v0.97 of MARC::Charset was just released with an important bugfix. If you’ve had the misfortune of needing to convert from MARC-8 to UTF-8 and have used MARC::Charset >= v0.8 to do it you may very well have null characters (0x00) in your UTF-8 data. Well, only if your MARC-8 data contained either of the following characters:
- DOUBLE TILDE, SECOND HALF / COMBINING DOUBLE TILDE RIGHT HALF
- LIGATURE, SECOND HALF / COMBINING LIGATURE RIGHT HALF
It turns out that the mapping file kindly provided by the Library of Congress does not include UCS mapping values for these two characters, and instead relies on alternate values.
v0.97 now uses the alternate value when the ucs is not available…which is good going forward. But I am literally sad when I think about how this little bug has added to the noise of erroneous extant MARC data. Please accept my humble apologies–and hear my plea to for bibliographic data that starts in Unicode rather than MARC-8. I’ll go further:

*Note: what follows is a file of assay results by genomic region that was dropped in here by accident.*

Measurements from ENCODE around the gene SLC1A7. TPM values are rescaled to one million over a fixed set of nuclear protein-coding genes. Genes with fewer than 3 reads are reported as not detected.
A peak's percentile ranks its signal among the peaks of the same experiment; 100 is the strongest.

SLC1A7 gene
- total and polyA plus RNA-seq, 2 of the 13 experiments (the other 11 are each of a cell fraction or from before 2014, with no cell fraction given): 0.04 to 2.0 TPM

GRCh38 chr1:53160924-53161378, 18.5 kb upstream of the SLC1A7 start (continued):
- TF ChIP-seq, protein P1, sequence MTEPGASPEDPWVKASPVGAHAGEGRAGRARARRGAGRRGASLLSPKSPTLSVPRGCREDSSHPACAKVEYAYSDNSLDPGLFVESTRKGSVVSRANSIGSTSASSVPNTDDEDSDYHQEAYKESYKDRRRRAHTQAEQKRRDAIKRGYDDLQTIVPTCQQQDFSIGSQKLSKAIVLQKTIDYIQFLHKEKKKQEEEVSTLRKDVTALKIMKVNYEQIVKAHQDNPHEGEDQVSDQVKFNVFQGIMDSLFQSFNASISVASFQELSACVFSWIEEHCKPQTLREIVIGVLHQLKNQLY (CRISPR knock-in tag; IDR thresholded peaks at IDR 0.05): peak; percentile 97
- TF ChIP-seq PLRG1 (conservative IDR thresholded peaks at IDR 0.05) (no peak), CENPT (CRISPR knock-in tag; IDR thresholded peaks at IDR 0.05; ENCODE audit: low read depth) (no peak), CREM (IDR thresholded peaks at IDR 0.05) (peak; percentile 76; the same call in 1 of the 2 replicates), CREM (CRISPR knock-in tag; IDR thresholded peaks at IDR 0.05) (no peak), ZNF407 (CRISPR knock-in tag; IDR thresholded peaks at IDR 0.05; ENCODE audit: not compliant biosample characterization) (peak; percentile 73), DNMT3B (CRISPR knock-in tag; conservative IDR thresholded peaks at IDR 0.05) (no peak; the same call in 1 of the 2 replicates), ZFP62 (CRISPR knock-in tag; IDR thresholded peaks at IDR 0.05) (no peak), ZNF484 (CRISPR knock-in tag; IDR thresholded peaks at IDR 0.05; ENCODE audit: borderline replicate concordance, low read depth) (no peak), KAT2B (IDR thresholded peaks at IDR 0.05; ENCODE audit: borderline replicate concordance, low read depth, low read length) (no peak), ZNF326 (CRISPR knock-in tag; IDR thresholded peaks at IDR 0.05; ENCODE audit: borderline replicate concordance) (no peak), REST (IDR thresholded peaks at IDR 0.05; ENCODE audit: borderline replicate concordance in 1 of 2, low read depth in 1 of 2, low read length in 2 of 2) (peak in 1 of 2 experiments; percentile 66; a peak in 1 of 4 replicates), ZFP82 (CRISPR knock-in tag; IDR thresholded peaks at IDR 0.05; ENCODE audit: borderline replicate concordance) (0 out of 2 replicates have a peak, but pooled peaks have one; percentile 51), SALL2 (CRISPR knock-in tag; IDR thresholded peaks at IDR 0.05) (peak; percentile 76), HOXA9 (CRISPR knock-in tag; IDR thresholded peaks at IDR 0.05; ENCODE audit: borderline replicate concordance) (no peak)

Don’t build systems that import/export MARC in transmission format anymore unless you absolutely have to.
Use MARCXML, MODS, RDF, JSON, YAML or something else instead. I realize this is hardly news but it feels good to be saying it. If you’re not convinced read Bill’s Pride and Prejudice installments. The library world needs to use common formats and encodings (with lots of tried/true tool sets)…and stop painting itself into a corner. Z39.2 has been hella useful for building up vast networks of data sharing libraries, but its time to leverage that data in ways that are more familiar to the networked world at large.
Many thanks to Michael O’Connor and Mike Rylander for discovering and resolving this bug.